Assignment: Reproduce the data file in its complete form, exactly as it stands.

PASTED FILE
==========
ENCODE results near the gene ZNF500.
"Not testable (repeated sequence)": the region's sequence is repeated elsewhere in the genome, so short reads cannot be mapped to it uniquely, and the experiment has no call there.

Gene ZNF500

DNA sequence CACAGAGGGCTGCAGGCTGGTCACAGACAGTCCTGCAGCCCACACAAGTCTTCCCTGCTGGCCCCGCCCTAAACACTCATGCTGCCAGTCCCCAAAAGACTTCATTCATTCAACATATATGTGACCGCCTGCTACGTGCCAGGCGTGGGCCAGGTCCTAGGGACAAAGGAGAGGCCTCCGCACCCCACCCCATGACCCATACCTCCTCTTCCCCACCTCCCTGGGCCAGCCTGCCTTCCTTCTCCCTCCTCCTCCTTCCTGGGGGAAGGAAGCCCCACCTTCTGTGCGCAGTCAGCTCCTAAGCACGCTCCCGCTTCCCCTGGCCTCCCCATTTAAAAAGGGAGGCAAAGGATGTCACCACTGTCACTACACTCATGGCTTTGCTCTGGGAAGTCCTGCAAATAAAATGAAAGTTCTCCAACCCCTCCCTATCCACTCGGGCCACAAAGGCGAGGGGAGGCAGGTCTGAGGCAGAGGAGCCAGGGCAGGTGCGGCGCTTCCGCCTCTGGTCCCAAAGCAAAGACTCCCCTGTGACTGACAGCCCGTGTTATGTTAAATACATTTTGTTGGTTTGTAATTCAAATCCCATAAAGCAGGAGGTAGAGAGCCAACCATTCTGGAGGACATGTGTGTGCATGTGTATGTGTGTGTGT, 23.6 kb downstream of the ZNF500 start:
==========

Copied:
ENCODE results near the gene ZNF500.
"Not testable (repeated sequence)": the region's sequence is repeated elsewhere in the genome, so short reads cannot be mapped to it uniquely, and the experiment has no call there.

Gene ZNF500

DNA sequence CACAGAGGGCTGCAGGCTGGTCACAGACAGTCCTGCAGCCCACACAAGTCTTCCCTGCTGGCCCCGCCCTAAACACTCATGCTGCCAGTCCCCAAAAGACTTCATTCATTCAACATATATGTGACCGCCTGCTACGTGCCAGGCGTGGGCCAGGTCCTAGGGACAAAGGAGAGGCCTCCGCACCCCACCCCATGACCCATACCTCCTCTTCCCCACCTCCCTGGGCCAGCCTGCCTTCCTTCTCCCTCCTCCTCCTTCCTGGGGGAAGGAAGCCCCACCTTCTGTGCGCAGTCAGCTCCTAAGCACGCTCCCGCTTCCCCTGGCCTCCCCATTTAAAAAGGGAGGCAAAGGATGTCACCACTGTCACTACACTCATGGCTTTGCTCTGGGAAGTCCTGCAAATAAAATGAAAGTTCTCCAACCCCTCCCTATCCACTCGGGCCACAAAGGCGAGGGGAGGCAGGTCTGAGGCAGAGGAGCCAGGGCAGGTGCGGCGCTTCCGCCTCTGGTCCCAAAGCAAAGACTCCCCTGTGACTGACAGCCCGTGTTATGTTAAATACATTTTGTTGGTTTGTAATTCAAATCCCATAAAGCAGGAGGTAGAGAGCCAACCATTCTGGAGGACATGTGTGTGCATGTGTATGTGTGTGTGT, 23.6 kb downstream of the ZNF500 start: